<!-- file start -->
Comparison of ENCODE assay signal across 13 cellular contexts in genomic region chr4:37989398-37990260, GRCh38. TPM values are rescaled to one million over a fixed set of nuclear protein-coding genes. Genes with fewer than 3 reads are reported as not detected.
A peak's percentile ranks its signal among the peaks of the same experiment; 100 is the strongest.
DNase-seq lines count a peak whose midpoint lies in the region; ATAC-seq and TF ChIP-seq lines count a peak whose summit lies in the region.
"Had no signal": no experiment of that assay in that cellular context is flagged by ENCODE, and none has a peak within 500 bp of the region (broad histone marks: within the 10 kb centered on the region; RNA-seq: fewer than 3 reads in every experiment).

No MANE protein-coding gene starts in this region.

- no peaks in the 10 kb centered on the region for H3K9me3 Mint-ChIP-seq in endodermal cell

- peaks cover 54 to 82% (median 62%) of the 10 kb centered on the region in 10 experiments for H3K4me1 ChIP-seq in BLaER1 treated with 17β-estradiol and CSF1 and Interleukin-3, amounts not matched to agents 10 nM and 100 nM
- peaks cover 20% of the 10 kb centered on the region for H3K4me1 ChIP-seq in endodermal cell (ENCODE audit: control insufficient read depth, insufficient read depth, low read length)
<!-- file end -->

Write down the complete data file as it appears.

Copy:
Comparison of ENCODE assay signal across 13 cellular contexts in genomic region chr4:37989398-37990260, GRCh38. TPM values are rescaled to one million over a fixed set of nuclear protein-coding genes. Genes with fewer than 3 reads are reported as not detected.
A peak's percentile ranks its signal among the peaks of the same experiment; 100 is the strongest.
DNase-seq lines count a peak whose midpoint lies in the region; ATAC-seq and TF ChIP-seq lines count a peak whose summit lies in the region.
"Had no signal": no experiment of that assay in that cellular context is flagged by ENCODE, and none has a peak within 500 bp of the region (broad histone marks: within the 10 kb centered on the region; RNA-seq: fewer than 3 reads in every experiment).

No MANE protein-coding gene starts in this region.

- no peaks in the 10 kb centered on the region for H3K9me3 Mint-ChIP-seq in endodermal cell

- peaks cover 54 to 82% (median 62%) of the 10 kb centered on the region in 10 experiments for H3K4me1 ChIP-seq in BLaER1 treated with 17β-estradiol and CSF1 and Interleukin-3, amounts not matched to agents 10 nM and 100 nM
- peaks cover 20% of the 10 kb centered on the region for H3K4me1 ChIP-seq in endodermal cell (ENCODE audit: control insufficient read depth, insufficient read depth, low read length)